refugees

From Texas Standard:

The number of refugee children in some Texas schools is actually going down – but it has nothing to do with President Donald Trump's latest ban on refugees.

 

To understand why these children leaving is a big deal, it may serve us well to understand why their arrival was also a big deal.

Jorge Sanhueza-Lyon / KUT

Thousands gathered at the Texas state Capitol on Saturday for a rally to show solidarity with immigrant and refugee communities, and to protest recent federal and state immigration actions.

Gabriel Cristóver Pérez / KUT

A federal appeals court on Thursday rejected a bid to reinstate President Trump’s travel ban. The executive order temporarily bars travel from seven majority-Muslim countries. 

Gabriel Cristóver Pérez / KUT

The 9th U.S. Circuit Court of Appeals will hear arguments over President Trump's temporary travel ban at 5 p.m. CT. Attorneys on both sides of the case will make their arguments to a three-judge panel by telephone.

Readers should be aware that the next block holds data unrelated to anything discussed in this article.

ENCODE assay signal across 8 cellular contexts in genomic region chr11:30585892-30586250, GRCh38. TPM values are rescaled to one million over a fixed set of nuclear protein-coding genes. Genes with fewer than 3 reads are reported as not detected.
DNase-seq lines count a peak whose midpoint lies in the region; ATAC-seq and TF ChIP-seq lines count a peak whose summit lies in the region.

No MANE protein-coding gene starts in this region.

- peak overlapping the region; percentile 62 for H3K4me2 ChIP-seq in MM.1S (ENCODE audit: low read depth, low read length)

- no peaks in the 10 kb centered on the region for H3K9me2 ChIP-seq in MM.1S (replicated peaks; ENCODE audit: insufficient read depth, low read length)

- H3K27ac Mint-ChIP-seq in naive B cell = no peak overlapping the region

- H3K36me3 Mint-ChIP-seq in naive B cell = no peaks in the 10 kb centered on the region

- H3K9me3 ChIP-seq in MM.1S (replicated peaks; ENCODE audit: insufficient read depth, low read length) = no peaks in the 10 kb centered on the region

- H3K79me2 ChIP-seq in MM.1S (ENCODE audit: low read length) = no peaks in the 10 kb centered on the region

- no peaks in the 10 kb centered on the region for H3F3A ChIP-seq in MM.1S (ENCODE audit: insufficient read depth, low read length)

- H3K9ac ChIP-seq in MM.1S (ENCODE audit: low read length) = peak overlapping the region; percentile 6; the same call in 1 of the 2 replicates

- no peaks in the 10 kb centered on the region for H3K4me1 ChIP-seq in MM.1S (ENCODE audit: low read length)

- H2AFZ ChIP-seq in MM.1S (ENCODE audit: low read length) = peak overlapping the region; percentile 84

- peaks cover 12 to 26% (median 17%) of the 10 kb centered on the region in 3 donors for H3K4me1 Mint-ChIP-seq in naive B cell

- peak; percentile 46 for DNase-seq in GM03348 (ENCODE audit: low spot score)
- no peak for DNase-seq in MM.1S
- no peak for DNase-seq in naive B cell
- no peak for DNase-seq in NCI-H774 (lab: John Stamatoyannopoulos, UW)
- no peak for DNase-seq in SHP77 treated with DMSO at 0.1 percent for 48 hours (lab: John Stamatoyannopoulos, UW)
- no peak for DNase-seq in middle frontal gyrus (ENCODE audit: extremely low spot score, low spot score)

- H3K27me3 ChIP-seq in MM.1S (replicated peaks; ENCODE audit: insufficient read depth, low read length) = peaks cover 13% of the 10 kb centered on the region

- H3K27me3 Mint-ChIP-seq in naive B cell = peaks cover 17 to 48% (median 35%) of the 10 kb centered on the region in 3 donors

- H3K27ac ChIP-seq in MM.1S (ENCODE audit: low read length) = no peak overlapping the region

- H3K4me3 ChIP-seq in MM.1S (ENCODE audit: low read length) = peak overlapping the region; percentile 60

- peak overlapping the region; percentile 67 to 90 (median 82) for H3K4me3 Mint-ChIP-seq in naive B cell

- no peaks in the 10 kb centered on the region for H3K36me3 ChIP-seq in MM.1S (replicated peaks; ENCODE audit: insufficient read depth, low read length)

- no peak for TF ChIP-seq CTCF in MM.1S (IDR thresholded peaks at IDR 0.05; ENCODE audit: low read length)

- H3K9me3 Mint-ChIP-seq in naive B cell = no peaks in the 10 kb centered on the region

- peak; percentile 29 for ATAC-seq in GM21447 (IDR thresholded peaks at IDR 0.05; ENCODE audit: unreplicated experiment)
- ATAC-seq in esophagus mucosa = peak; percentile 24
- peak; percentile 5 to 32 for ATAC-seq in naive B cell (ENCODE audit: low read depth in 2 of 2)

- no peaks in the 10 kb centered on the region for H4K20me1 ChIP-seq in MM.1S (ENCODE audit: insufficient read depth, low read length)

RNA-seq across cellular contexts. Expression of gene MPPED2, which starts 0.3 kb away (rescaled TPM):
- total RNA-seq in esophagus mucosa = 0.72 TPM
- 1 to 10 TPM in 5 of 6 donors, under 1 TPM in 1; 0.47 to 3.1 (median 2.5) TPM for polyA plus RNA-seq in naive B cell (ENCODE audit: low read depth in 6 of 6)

Gabriel Cristóver Pérez / KUT

Amid some uncertainty and confusion regarding the country's refugee resettlement program, the federal agency in charge of helping refugees resettle has designated a group of nonprofits that will take over services previously carried out by the State of Texas.

Stephanie Tacy for KUT

It has been about a week since President Trump signed an executive order banning travel into the U.S. from seven majority-Muslim countries. Trump said the ban is an effort to stop terrorists from entering the country, even though refugees already go through an extensive screening process. Local groups who help resettle refugees in Texas say they still don’t know what this means for the families they were expecting this week.